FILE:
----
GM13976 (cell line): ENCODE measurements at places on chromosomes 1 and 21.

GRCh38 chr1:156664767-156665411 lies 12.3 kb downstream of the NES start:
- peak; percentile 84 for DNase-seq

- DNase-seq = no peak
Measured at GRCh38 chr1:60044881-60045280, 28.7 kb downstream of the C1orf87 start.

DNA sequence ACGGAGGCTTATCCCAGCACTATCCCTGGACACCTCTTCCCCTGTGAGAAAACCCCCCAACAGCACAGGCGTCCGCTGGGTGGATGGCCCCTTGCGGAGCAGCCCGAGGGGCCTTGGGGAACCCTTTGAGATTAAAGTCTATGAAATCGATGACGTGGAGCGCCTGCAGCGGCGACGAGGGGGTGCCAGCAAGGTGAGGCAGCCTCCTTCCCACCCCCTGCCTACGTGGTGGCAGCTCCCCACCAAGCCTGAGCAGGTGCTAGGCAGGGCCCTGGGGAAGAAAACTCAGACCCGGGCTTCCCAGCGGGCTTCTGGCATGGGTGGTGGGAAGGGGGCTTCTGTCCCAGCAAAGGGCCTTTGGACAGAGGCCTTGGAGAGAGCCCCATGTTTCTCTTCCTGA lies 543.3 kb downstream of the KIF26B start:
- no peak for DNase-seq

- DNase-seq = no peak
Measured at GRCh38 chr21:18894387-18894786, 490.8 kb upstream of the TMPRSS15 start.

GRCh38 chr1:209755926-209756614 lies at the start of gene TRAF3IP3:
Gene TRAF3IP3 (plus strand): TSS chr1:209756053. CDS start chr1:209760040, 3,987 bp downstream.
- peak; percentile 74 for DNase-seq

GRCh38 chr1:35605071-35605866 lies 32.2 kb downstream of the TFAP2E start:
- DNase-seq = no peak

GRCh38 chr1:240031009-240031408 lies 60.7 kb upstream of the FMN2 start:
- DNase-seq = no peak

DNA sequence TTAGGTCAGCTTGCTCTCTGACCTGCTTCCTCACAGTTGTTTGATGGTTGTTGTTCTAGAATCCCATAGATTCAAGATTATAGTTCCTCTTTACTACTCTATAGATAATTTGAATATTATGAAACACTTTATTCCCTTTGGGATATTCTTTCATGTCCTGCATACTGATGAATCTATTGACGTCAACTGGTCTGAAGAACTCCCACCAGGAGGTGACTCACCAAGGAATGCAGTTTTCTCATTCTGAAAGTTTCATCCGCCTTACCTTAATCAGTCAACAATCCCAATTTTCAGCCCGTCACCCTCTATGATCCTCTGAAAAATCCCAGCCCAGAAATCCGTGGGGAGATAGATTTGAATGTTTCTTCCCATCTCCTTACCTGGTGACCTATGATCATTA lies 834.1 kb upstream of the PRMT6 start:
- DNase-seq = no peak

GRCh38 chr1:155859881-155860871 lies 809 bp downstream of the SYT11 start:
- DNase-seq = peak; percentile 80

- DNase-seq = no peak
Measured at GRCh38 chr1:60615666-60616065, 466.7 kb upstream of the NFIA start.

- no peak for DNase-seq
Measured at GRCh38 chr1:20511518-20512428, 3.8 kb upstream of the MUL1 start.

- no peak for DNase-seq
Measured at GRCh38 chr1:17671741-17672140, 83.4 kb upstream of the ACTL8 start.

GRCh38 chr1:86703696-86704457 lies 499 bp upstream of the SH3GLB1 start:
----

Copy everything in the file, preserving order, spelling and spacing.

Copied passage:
GM13976 (cell line): ENCODE measurements at places on chromosomes 1 and 21.

GRCh38 chr1:156664767-156665411 lies 12.3 kb downstream of the NES start:
- peak; percentile 84 for DNase-seq

- DNase-seq = no peak
Measured at GRCh38 chr1:60044881-60045280, 28.7 kb downstream of the C1orf87 start.

DNA sequence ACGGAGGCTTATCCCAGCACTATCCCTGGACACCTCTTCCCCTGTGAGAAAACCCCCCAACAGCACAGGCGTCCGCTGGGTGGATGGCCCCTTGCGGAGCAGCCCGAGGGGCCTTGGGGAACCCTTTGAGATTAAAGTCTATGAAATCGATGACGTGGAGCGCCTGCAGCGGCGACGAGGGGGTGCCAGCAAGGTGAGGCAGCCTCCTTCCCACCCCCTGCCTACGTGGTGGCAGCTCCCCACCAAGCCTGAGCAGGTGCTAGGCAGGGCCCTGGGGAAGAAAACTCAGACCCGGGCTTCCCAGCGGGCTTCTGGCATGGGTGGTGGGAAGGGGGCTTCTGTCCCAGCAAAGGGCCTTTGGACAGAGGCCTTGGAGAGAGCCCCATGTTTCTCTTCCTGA lies 543.3 kb downstream of the KIF26B start:
- no peak for DNase-seq

- DNase-seq = no peak
Measured at GRCh38 chr21:18894387-18894786, 490.8 kb upstream of the TMPRSS15 start.

GRCh38 chr1:209755926-209756614 lies at the start of gene TRAF3IP3:
Gene TRAF3IP3 (plus strand): TSS chr1:209756053. CDS start chr1:209760040, 3,987 bp downstream.
- peak; percentile 74 for DNase-seq

GRCh38 chr1:35605071-35605866 lies 32.2 kb downstream of the TFAP2E start:
- DNase-seq = no peak

GRCh38 chr1:240031009-240031408 lies 60.7 kb upstream of the FMN2 start:
- DNase-seq = no peak

DNA sequence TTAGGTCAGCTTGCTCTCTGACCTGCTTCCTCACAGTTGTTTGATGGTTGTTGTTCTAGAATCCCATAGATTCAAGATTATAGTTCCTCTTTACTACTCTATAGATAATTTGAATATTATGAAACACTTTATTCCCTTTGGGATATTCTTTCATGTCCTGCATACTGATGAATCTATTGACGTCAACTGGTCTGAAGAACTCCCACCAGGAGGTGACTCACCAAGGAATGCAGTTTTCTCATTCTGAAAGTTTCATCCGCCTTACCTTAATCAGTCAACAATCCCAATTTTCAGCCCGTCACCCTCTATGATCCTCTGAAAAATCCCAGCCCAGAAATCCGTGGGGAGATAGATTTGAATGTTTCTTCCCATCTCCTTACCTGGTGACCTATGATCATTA lies 834.1 kb upstream of the PRMT6 start:
- DNase-seq = no peak

GRCh38 chr1:155859881-155860871 lies 809 bp downstream of the SYT11 start:
- DNase-seq = peak; percentile 80

- DNase-seq = no peak
Measured at GRCh38 chr1:60615666-60616065, 466.7 kb upstream of the NFIA start.

- no peak for DNase-seq
Measured at GRCh38 chr1:20511518-20512428, 3.8 kb upstream of the MUL1 start.

- no peak for DNase-seq
Measured at GRCh38 chr1:17671741-17672140, 83.4 kb upstream of the ACTL8 start.

GRCh38 chr1:86703696-86704457 lies 499 bp upstream of the SH3GLB1 start: